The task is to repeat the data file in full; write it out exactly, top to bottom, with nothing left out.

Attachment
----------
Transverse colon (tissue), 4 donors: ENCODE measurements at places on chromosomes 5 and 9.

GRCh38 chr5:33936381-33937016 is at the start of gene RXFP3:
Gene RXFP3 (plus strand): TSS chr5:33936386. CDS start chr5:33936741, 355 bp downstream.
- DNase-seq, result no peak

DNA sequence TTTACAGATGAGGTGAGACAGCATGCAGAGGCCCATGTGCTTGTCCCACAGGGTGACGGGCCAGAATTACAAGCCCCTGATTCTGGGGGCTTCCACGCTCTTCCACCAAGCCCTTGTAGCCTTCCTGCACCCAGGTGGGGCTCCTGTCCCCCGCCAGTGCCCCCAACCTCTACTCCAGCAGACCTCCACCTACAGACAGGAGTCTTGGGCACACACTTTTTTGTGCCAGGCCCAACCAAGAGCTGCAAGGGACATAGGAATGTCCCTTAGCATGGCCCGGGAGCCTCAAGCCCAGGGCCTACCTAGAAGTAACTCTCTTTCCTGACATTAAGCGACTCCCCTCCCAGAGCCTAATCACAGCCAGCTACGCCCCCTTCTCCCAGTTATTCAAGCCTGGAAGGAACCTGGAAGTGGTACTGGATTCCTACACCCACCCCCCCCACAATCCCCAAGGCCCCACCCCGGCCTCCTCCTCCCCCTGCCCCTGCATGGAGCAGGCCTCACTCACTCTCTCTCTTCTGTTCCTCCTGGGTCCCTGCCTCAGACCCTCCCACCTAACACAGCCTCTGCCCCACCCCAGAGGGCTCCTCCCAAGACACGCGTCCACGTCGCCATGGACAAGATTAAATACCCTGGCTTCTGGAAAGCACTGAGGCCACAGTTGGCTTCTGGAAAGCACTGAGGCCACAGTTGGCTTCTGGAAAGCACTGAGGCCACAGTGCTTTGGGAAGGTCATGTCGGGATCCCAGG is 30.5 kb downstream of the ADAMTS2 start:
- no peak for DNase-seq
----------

Transverse colon (tissue), 4 donors: ENCODE measurements at places on chromosomes 5 and 9.

GRCh38 chr5:33936381-33937016 is at the start of gene RXFP3:
Gene RXFP3 (plus strand): TSS chr5:33936386. CDS start chr5:33936741, 355 bp downstream.
- DNase-seq, result no peak

DNA sequence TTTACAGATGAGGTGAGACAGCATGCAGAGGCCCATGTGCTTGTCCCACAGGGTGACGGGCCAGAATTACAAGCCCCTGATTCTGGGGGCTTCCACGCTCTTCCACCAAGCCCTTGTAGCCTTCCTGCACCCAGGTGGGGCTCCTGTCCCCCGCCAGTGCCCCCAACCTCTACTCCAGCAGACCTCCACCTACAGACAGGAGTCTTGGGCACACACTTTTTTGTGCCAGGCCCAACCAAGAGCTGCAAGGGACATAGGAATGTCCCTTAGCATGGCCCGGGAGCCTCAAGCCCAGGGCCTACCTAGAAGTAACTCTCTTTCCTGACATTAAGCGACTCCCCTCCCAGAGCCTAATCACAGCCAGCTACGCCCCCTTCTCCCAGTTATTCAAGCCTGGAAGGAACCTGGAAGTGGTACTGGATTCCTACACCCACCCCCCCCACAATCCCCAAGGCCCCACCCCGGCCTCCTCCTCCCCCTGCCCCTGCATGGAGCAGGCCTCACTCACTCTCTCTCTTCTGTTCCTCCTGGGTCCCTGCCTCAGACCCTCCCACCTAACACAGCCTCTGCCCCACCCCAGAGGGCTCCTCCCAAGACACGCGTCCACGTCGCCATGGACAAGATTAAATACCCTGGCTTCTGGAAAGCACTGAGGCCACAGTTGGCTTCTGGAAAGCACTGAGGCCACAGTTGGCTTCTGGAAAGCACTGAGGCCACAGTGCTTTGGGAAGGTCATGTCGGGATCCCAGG is 30.5 kb downstream of the ADAMTS2 start:
- no peak for DNase-seq